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use. The sort of reviewing I have illustrated,
is the sort I like; and what I feel that
Shakespeare missed no little in losing.

          A JOURNEY DUE NORTH.
             MY BED AND BOARD.

A GREAT writer has somewhere told a
story of a man about townCrockey Doyle
was, I think, his namewho became very
popular in society through the talent he
possessed for making apologies. He would
give offence purposely, and be in the wrong,
advisedly, in order to be able to make,
afterwards, the most charming retractations in
the world. No one could be long angry
with a man who apologised so gracefully; so
he became popular accordingly, was asked
out to dinner frequently; and was eventually,
I dare say, popped into a snug berth in the
Tare and Tret Office.

I have not the easy eloquence of Crockey
Doyle. I am not popular. My most frequent
Amphytrions are Humphrey, Duke of
Glo'ster, or the head of the great oriental
house of Barmecide and Company. And no
one, I am sure, would ever dream of giving
me a place. Yet I am for ever making
apologies. Like the gambler's servant who
was "always tying his shoe;" like Wych
Street, which is always vehicle-obstructed;
like a friend of mine, who, whenever I meet
him, is always going to his tea, and never,
seemingly, accomplishes that repast; I am
always apologising either for the things I
have done, or for the things I ought to and
have not done. I have apologised in England,
and in France, and in Germany; here I am
again, a self-accusing clown apologising in
St. Petersburg of Russia; and I have little
doubt that if I live I shall be apologising
in Pekin, or New Orleans, or the Island of
Key West.

My apologies in the present instance are
due to my readers, firstly, for having loitered
and lingered outside the door of Heyde's, and
for having described everything concerning
that hotel save the hotel itself. Secondly,
for having placed the words Hand-Bell in the
large capitals without offering the slightest
explanation as to why that diminutive
tintitinabulum should be so suddenly promoted
in the typographical scale.

Touching the first, though you might have
put me down merely as a boretelling you
of things that did not interest you, or desirous
of spinning a lengthened yarn out of one
poor threador as a simpleton, nervous and
ashamed, who lingers long in the vestibule of
a mansion in which there is a feast prepared,
and he invited thereto, and takes his goloshes
off and on, instead of going upstairs boldly,
and making his bow to the hostess:—though
this may have been your conviction, I had, in
truth, a deep-laid and subtle design to impress
you with a notion of what an opposite
a Russian is to an English or a continental
hotel, and how fundamentally oriental are
the habits and manners of the people I am
cast among. The Russian hotel is, in fact,
nothing more than a Smyrniote or Damascene
caravanseraivast, lonely, unclean, thickly
peopled, yet apparently deserted,—the same
caravanserai, into whose roomy courtyard
you bring your camels, your asses, and your
bales of silks, and drugs, and pipes, and
Persian carpets; in whose upper chambers
you may have equivalents for pilaff and rice,
may go to bed afterwards armed, for fear
of thieves, and for want of them fight with
vermin. Heyde'stell it to all nationsis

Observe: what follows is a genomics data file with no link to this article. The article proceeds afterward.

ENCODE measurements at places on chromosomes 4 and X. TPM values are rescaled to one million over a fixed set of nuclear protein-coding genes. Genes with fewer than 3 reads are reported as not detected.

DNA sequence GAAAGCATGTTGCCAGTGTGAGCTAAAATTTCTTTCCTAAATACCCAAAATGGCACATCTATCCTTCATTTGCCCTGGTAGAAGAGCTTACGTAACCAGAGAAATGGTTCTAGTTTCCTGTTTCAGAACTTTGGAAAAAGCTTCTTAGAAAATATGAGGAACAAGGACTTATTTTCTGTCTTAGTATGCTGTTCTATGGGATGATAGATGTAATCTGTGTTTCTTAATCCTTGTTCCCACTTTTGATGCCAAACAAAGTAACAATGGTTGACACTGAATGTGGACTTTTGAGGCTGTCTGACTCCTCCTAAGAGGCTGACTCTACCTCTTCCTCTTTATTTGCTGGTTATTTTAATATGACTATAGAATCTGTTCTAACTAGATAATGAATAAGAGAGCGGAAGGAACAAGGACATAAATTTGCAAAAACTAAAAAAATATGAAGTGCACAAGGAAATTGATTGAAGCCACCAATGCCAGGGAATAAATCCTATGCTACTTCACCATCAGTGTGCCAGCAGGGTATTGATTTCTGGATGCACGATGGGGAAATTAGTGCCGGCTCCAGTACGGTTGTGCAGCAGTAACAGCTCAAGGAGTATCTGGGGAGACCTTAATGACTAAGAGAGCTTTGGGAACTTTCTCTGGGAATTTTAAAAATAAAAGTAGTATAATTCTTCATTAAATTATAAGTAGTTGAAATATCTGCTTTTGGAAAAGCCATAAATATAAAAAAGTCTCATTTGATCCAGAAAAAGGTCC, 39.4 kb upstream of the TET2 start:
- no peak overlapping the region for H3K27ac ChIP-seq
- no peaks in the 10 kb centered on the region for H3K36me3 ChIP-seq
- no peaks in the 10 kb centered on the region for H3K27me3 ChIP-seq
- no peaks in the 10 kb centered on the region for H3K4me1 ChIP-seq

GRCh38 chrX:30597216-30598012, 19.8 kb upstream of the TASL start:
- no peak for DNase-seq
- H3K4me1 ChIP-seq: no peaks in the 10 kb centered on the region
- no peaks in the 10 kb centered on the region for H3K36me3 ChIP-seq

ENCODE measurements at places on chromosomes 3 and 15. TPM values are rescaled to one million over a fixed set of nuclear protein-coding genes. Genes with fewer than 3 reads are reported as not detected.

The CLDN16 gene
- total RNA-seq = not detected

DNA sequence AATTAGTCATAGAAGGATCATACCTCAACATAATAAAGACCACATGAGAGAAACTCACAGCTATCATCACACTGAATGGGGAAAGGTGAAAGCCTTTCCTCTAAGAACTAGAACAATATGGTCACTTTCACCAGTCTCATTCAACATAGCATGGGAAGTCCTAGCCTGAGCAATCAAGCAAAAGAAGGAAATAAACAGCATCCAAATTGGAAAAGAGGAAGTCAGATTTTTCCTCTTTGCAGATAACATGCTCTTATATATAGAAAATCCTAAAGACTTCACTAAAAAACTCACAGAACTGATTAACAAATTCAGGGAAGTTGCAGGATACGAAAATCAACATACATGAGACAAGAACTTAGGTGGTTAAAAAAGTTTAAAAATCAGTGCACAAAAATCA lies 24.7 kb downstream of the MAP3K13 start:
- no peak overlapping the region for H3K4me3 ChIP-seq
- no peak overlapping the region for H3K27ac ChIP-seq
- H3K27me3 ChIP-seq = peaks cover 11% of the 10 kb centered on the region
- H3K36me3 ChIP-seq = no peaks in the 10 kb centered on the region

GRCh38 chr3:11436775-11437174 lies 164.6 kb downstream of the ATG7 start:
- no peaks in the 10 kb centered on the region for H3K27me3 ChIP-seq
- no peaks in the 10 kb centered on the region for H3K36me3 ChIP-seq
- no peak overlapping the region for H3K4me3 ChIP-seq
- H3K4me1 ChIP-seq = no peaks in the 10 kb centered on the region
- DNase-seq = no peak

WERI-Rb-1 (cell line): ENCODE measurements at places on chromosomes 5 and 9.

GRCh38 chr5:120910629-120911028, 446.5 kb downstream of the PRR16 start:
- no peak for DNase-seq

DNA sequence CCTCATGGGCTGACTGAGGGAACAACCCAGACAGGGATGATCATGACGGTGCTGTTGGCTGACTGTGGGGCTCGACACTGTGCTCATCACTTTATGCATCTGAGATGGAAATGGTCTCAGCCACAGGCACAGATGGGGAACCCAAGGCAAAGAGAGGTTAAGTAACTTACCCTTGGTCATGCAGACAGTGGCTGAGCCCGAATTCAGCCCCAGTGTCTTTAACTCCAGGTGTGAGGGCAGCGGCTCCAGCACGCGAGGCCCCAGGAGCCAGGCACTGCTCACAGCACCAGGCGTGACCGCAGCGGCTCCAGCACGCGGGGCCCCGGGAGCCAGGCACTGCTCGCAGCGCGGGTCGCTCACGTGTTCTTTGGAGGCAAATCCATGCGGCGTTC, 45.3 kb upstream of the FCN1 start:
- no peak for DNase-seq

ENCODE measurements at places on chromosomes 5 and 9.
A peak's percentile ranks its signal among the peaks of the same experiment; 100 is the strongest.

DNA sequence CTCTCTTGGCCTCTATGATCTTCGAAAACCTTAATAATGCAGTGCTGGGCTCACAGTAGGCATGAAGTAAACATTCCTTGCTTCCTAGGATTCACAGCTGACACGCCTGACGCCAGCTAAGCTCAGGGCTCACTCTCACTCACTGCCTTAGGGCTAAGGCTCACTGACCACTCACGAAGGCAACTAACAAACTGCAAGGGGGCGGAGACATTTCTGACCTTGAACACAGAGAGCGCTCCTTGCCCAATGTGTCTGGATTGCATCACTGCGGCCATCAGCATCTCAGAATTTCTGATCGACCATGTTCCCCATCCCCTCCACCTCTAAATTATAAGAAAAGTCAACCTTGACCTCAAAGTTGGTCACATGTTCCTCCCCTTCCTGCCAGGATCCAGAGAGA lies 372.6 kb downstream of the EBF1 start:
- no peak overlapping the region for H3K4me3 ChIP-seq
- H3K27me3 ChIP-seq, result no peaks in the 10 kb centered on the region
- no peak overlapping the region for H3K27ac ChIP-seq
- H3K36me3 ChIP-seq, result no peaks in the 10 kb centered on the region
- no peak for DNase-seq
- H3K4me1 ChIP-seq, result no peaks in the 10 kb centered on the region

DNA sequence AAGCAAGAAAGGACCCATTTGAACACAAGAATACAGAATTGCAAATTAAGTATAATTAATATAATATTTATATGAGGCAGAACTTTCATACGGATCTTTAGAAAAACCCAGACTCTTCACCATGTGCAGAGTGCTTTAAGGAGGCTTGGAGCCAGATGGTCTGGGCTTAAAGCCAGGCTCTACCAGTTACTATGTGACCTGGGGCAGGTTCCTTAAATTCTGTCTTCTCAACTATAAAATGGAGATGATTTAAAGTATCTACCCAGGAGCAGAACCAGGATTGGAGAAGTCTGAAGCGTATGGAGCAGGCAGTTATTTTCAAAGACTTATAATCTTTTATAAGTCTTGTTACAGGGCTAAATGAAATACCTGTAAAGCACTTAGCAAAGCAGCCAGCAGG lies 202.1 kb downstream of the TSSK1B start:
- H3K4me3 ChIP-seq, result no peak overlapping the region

clean; and Heyde's, internally, is German;
but its exterior arrangements have been
Russianised against the Heydian will; and
its inferior valetaille are all Muscovite:
hence the difficulty of entrance; hence the
listlessness of the outer domestics; hence the
necessity of the HAND-BELL I am about to
apologise for presently, and which is nothing
more than a substitute for the hand-clapping
which, in the East, brings the cafegi with the
coffee and chibouks, and in the Arabian
Nights' Entertainments, the forty thousand
black slaves with the jars of jewels on their
heads.

In the worst town's worst inn, I will not say
closest to the mere territorial Russian frontier,
but in German Russiasay in Riga or
Mittauthere is, instantly on the arrival of
the modestest bachelor traveller, with the
compactest of valises, a tremendous hurry-scurrying
to and fro of porters, boots (hausknechts,
the Germans call them,) chambermaids,
waiters, and even landlords. The carillon of
a great bell summons all these hotel myrmidons
from the vasty deep of the billiard-
room and the corridors as soon as your cab-
wheels are heard in the courtyard. The
landlord advances with the stereotyped grin,
and the traditional hand-rubbing peculiar
but common to all hotel landlords, from mine
host of the Garter in England to mine host
of the H├┤tel de Londres at Riga. The
hausknecht shoulders your luggage, and
disappears with it before you say whether you
mean to stop at the hotel or not; the
portier (pronounce porteer: tremendous men
are German porteersTitans with gold
aiguillettes on their shoulders, and selling on
their own private account cigars the choicest,
for those who like them), the portier pays
your cab, asks your name, and says there are
no letters for you as yet (he has never seen you
before in his life), but he rather thinks there
will be, next post. The waiter, or waiters,
skimmer about undecidedly, but ready for
everything, from an order for champagne to
an order for a sheet of letter-paper; the
chambermaid immediately converts herself
into a Mont Blanc of towels and a hot spring
of Iceland, in the way of cans of boiling
water; the very white-vested and night-
capped cook peeps through the grated
window of his kitchena prisoner in no respect
connected with Chillonand beams on you